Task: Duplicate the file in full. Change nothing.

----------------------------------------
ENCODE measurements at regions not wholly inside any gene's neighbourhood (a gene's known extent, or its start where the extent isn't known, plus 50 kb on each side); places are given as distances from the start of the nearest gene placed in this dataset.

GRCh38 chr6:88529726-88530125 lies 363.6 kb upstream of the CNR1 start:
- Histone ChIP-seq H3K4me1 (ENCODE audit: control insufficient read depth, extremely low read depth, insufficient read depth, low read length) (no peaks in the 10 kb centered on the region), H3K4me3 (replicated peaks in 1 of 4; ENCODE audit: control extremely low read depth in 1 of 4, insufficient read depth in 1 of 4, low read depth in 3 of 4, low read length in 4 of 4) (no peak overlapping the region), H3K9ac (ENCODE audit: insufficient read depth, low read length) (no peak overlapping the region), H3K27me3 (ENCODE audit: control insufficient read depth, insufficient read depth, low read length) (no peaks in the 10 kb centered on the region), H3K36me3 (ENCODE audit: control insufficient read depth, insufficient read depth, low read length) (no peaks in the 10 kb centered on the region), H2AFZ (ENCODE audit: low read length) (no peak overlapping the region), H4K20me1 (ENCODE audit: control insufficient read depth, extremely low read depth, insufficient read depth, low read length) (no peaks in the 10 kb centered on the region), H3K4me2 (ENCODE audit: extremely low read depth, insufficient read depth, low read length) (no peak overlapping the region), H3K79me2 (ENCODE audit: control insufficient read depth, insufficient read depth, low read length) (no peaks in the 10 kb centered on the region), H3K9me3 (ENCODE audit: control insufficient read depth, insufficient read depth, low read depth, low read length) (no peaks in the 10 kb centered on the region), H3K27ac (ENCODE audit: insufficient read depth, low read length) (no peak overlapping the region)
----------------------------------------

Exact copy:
ENCODE measurements at regions not wholly inside any gene's neighbourhood (a gene's known extent, or its start where the extent isn't known, plus 50 kb on each side); places are given as distances from the start of the nearest gene placed in this dataset.

GRCh38 chr6:88529726-88530125 lies 363.6 kb upstream of the CNR1 start:
- Histone ChIP-seq H3K4me1 (ENCODE audit: control insufficient read depth, extremely low read depth, insufficient read depth, low read length) (no peaks in the 10 kb centered on the region), H3K4me3 (replicated peaks in 1 of 4; ENCODE audit: control extremely low read depth in 1 of 4, insufficient read depth in 1 of 4, low read depth in 3 of 4, low read length in 4 of 4) (no peak overlapping the region), H3K9ac (ENCODE audit: insufficient read depth, low read length) (no peak overlapping the region), H3K27me3 (ENCODE audit: control insufficient read depth, insufficient read depth, low read length) (no peaks in the 10 kb centered on the region), H3K36me3 (ENCODE audit: control insufficient read depth, insufficient read depth, low read length) (no peaks in the 10 kb centered on the region), H2AFZ (ENCODE audit: low read length) (no peak overlapping the region), H4K20me1 (ENCODE audit: control insufficient read depth, extremely low read depth, insufficient read depth, low read length) (no peaks in the 10 kb centered on the region), H3K4me2 (ENCODE audit: extremely low read depth, insufficient read depth, low read length) (no peak overlapping the region), H3K79me2 (ENCODE audit: control insufficient read depth, insufficient read depth, low read length) (no peaks in the 10 kb centered on the region), H3K9me3 (ENCODE audit: control insufficient read depth, insufficient read depth, low read depth, low read length) (no peaks in the 10 kb centered on the region), H3K27ac (ENCODE audit: insufficient read depth, low read length) (no peak overlapping the region)